Generations of Southern homemakers are rolling over in their graves, agonizing over the new-found obsession with the common Ball Mason jar. Once relegated to the kitchen cupboard for “put-up” okra and pickles, the plain-Jane container is now a hot home accessory.
You can’t throw a fit without hitting a magazine that doesn’t feature a sleek, upscale event where cocktails, tea, or even dessert is served from old jars, often spiffied up with ribbons and bows. The iconic glass jars have even been made into expensive dangling light fixtures for chic kitchens. I couldn’t resist the trend myself, and bought a soap dispenser made from an old jar with a pump built into the lid and must say, it’s as cute as a bug.
But I’ve been told the women who came before me in my family would have never in a million years, put a Mason jar on their table as a drinking glass, let alone stuck even the commonest of daisy in it. They tried hard to shake their country beginnings, and like the mighty oak shading the front porch, thought it best to cover their roots.
These women saved and carefully counted their S&H Green Stamps to purchase respectable glassware and vases for the table. They pored over the pages of Good Housekeeping to learn how to make a proper Jell-O fruit mold and where to place the fish fork – things their rural mothers didn’t know. But one thing they knew by instinct, was that jars do not belong on the table. I was even taught to put the mayonnaise in a serving dish and to never let the jar touch the table, because that would be common, and who, pray tell, wants to be common?
Back in the 1980’s, when Mason jars were still a utilitarian item, the unfortunately named “Po’ Folks” restaurant served my water in a Mason Jar. “May I please have a glass?” I asked my server, who laughed and said, “Sure honey, a lot of people ask for a glass every day.” Is it any wonder then, why they went out of business? We just weren’t ready to expose those country roots just yet.
But fast forward to 2015 and the popularity of Mason jars has introduced a new way to entertain. Beaming brides no longer dream of wedding receptions in the fellowship hall with silver punch bowls filled with color-coordinated sherbet punch. The stylish reception now, is held in an old country barn, with guests seated on bales of hay and punch being served in chilled . . . Mason jars.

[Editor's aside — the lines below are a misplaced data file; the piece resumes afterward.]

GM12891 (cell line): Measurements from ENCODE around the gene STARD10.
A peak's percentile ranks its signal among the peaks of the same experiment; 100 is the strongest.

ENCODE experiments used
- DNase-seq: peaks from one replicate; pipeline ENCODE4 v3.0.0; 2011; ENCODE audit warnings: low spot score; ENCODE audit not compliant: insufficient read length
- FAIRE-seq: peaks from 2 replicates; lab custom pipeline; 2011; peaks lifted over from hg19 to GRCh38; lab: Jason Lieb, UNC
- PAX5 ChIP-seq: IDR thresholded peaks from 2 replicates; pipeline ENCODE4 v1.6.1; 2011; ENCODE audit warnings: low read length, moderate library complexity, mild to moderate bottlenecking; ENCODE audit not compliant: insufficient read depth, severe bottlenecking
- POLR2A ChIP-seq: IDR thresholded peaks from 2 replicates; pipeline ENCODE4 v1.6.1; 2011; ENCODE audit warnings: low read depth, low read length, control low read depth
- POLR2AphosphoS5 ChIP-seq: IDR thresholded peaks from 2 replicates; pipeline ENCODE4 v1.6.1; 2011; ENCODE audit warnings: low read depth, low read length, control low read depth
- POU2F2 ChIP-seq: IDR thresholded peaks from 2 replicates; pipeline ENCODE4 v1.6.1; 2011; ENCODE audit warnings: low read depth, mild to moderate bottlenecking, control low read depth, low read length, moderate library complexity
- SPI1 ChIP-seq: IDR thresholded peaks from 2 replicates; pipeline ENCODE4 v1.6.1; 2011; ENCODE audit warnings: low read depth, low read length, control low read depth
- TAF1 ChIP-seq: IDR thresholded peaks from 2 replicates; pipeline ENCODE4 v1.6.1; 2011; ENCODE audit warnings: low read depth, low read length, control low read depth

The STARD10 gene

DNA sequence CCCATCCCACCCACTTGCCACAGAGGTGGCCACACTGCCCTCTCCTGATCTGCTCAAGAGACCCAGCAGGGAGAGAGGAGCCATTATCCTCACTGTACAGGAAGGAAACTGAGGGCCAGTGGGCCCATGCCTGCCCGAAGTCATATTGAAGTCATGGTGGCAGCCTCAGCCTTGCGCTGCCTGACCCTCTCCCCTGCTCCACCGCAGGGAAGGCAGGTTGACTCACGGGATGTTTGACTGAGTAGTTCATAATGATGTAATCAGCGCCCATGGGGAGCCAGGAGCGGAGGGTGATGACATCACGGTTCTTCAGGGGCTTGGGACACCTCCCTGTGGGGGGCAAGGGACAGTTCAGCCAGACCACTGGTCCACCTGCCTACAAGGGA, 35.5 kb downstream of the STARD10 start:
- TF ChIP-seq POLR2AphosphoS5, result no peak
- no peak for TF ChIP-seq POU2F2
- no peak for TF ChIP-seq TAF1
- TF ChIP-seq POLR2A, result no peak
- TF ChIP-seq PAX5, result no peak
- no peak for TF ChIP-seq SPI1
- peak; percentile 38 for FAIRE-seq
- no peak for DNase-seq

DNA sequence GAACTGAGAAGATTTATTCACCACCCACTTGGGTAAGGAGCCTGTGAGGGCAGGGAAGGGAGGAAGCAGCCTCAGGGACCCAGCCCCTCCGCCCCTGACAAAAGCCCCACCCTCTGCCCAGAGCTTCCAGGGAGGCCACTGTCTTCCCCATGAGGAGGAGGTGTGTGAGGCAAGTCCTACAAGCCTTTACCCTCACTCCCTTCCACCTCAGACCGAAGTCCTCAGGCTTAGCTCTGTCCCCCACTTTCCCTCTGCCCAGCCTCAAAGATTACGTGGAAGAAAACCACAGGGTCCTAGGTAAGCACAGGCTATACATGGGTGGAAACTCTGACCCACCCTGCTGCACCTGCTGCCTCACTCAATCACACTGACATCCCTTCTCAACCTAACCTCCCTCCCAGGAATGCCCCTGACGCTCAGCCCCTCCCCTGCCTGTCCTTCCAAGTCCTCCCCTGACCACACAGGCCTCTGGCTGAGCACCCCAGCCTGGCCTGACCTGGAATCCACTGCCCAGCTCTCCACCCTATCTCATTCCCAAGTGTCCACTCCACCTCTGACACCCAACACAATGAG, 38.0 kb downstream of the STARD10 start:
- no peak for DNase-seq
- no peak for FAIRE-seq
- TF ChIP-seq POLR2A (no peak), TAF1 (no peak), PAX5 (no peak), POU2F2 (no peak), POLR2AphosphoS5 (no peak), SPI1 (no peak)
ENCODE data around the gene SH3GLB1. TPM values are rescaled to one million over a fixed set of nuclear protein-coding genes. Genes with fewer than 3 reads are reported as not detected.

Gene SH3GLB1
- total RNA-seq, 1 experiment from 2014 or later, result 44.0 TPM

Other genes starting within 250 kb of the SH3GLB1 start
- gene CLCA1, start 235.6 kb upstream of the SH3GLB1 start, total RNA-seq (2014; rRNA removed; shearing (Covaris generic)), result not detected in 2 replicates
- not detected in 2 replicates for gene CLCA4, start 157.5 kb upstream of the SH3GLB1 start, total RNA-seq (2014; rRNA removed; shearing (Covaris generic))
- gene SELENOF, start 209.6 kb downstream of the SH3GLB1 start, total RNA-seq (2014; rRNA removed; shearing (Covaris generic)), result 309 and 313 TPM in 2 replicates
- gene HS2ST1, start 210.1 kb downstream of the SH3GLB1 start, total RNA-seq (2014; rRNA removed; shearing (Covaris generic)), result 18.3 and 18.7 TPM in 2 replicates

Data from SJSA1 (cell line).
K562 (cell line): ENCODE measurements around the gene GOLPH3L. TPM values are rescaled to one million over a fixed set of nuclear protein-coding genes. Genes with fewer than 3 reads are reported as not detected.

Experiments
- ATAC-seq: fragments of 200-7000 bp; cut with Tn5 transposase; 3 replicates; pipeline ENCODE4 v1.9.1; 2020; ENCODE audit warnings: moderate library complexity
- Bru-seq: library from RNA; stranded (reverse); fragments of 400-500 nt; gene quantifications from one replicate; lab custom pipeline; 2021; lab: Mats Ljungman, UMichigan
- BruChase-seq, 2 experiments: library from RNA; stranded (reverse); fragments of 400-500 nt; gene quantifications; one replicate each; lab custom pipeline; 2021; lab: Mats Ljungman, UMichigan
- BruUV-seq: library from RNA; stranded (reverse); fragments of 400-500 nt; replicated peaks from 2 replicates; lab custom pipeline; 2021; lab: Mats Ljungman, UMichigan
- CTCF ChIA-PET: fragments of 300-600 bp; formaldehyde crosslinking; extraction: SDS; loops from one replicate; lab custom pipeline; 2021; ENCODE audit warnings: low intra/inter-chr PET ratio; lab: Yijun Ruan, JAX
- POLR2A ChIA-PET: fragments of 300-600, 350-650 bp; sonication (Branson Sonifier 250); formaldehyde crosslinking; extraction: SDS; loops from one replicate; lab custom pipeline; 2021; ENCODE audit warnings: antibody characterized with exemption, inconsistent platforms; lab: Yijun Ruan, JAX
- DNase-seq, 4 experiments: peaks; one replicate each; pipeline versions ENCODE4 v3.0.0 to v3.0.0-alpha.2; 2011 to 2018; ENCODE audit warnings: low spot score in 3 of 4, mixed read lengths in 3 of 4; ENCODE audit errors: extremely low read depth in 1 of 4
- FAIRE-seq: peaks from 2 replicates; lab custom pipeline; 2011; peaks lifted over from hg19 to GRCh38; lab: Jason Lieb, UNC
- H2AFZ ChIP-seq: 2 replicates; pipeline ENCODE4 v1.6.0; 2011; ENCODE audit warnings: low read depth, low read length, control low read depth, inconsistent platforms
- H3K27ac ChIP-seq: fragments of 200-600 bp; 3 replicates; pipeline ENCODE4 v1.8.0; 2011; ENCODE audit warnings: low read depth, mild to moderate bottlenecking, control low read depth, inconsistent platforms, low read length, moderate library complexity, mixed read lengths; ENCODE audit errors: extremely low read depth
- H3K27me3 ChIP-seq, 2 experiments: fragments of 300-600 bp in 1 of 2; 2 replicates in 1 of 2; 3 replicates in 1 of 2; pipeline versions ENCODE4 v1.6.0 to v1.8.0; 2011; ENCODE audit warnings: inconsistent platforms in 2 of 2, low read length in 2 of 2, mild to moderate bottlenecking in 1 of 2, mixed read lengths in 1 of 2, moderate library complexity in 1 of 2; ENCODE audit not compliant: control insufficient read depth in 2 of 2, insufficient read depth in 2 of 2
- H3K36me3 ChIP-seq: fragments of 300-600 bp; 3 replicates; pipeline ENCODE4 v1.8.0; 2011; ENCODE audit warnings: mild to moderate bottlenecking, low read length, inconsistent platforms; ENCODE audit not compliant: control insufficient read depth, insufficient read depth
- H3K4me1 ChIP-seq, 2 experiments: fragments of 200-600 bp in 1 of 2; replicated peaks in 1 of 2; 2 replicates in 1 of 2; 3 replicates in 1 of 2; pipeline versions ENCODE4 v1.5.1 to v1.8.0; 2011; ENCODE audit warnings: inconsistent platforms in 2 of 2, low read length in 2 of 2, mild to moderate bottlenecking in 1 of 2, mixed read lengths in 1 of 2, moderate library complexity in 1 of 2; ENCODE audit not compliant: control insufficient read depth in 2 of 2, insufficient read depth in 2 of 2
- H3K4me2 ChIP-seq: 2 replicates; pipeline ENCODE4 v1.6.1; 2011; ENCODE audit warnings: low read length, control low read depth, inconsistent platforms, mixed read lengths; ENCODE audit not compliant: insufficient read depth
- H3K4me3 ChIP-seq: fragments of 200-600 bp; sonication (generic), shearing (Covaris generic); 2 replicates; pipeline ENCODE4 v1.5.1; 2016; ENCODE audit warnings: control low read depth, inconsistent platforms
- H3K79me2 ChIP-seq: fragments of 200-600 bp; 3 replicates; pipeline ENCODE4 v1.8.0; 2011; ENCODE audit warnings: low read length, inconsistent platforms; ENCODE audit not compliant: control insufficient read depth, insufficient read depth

Department stores have reported that young couples are no longer registering for fine china, and instead are quite content in listing their gift preferences at Target. Saying “heck no” to the Lennox, Tiffany and Waterford, these young couples are saying “I do” to the Black and Decker, Char-Broil and again . . . practical Mason jars.
Fads and trends often reveal a general sentiment within society, and it’s my guess that our current need to “country-fy” everything is a longing for simpler times. We’re looking for days when cell phones didn’t ring, TV’s didn’t blare and traffic didn’t stress. It’s the opposite of what our grandparents searched for when they covered their “plain” hardwood floors with wall-to-wall carpeting and pitched out the “old” furniture for a sleeker mod-look. They searched for excitement out of the country – while we search for peace within the symbolic barn.
And that’s precisely why the hurried, over-scheduled generation we’ve just raised wants to toast their future with a glass of iced tea, served in an old Mason jar.
This story first appeared in my column,“Southern with a Gulf Coast Accent,” which can be found in these fine Gulf Coast Media newspapers: The Courier, The Foley Onlooker, The Islander, The Times Independent and The Sumter Item in South Carolina.
To see my recipe for cobbler in a jar, click HERE.
To see my (fascinating- yawn!) Easter, Christmas and Mardi Gras jars, click HERE. (It’s a mason jar obsession!)